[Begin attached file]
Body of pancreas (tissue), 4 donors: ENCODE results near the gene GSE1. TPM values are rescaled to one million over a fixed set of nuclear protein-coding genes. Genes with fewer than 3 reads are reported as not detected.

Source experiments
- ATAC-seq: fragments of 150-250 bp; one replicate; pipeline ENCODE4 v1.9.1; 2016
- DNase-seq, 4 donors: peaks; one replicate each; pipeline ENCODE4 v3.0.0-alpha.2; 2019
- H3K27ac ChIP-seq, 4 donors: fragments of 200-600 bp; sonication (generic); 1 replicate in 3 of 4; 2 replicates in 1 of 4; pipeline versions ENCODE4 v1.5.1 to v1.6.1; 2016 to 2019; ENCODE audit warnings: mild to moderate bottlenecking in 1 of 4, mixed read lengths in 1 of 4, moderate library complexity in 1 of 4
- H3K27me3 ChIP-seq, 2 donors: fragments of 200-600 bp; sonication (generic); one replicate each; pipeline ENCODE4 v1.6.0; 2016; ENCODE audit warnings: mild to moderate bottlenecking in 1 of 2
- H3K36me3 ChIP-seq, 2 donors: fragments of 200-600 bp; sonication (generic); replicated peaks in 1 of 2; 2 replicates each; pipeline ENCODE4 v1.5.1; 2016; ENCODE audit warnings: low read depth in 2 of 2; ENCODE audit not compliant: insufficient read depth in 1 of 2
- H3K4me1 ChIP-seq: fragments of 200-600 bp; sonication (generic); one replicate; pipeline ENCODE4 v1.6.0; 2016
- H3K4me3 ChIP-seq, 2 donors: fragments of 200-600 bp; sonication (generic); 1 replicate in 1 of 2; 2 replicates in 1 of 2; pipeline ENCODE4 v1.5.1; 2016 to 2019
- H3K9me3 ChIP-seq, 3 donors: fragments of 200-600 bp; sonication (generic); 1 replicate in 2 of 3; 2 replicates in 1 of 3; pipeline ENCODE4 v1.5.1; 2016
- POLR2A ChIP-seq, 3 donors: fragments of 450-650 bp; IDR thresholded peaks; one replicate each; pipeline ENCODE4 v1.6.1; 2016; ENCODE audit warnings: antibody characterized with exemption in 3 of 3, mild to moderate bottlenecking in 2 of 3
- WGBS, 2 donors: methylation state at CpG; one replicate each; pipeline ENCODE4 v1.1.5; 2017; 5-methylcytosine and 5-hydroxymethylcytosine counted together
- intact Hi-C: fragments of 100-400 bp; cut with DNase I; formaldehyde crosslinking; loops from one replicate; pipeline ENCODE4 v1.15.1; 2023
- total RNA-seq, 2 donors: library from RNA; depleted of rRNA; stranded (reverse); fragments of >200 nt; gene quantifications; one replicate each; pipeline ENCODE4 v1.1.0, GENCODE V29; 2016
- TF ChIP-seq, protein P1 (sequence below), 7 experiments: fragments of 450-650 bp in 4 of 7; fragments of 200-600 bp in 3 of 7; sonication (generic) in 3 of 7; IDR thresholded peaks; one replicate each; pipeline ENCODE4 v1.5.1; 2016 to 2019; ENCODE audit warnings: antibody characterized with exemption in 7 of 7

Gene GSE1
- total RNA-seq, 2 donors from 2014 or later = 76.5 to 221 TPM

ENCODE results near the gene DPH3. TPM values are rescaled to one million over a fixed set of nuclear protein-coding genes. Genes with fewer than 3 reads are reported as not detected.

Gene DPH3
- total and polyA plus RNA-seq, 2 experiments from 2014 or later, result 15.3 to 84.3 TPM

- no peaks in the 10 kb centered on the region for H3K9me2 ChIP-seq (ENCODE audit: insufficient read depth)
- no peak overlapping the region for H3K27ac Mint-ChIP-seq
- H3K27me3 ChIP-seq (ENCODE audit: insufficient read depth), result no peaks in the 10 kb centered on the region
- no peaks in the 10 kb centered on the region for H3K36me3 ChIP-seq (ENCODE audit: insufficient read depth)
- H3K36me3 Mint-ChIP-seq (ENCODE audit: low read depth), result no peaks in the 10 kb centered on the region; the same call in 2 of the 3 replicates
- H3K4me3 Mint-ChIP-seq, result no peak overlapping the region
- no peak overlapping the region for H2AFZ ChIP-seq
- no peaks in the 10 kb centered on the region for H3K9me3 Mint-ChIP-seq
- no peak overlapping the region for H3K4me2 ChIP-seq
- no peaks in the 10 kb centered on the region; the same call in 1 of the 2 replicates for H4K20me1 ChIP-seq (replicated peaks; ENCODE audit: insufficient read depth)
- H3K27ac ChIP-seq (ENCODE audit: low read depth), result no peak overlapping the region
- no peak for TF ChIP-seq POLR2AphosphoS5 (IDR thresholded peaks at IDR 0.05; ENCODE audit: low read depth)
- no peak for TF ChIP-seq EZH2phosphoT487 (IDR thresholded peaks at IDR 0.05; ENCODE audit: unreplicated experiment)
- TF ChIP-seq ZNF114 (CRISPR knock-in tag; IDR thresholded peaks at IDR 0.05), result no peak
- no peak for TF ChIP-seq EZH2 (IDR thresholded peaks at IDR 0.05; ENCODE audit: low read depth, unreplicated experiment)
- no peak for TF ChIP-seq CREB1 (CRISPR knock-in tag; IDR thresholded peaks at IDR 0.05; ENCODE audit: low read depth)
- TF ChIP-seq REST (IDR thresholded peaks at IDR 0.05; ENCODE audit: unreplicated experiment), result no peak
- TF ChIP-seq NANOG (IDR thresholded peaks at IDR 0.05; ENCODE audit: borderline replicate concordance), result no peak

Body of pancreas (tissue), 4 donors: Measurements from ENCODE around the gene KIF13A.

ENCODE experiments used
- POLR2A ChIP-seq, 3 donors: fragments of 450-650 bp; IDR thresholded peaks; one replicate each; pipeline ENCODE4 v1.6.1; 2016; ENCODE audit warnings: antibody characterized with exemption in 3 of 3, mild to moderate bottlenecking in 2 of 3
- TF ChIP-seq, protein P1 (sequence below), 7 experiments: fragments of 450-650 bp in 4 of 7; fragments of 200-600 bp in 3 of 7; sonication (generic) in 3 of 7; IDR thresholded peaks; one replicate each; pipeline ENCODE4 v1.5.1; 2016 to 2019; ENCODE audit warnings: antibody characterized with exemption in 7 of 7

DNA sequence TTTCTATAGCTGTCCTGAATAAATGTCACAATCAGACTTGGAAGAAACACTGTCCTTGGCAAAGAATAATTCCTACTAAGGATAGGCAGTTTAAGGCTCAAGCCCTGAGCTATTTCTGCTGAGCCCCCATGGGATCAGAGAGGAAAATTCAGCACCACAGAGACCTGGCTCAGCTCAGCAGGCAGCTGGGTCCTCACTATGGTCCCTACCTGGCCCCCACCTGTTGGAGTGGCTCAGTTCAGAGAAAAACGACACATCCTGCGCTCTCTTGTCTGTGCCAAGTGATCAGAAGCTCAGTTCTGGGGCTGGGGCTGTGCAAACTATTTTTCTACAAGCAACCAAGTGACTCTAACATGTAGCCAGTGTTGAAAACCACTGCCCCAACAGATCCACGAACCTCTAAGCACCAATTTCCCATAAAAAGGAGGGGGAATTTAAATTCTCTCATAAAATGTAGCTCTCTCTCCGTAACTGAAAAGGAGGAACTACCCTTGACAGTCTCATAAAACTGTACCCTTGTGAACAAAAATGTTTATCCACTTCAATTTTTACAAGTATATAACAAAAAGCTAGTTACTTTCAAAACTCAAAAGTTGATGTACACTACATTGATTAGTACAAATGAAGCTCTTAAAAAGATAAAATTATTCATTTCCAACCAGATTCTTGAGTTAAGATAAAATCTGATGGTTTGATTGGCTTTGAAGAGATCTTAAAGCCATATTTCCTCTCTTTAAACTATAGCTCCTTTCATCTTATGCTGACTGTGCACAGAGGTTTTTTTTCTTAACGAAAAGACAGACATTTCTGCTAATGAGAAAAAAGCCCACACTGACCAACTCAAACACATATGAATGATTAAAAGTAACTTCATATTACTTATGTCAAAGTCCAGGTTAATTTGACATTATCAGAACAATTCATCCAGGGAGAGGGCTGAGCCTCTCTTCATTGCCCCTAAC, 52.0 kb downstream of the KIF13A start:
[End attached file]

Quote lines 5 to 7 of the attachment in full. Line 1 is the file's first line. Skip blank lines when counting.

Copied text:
- H3K27ac ChIP-seq, 4 donors: fragments of 200-600 bp; sonication (generic); 1 replicate in 3 of 4; 2 replicates in 1 of 4; pipeline versions ENCODE4 v1.5.1 to v1.6.1; 2016 to 2019; ENCODE audit warnings: mild to moderate bottlenecking in 1 of 4, mixed read lengths in 1 of 4, moderate library complexity in 1 of 4
- H3K27me3 ChIP-seq, 2 donors: fragments of 200-600 bp; sonication (generic); one replicate each; pipeline ENCODE4 v1.6.0; 2016; ENCODE audit warnings: mild to moderate bottlenecking in 1 of 2
- H3K36me3 ChIP-seq, 2 donors: fragments of 200-600 bp; sonication (generic); replicated peaks in 1 of 2; 2 replicates each; pipeline ENCODE4 v1.5.1; 2016; ENCODE audit warnings: low read depth in 2 of 2; ENCODE audit not compliant: insufficient read depth in 1 of 2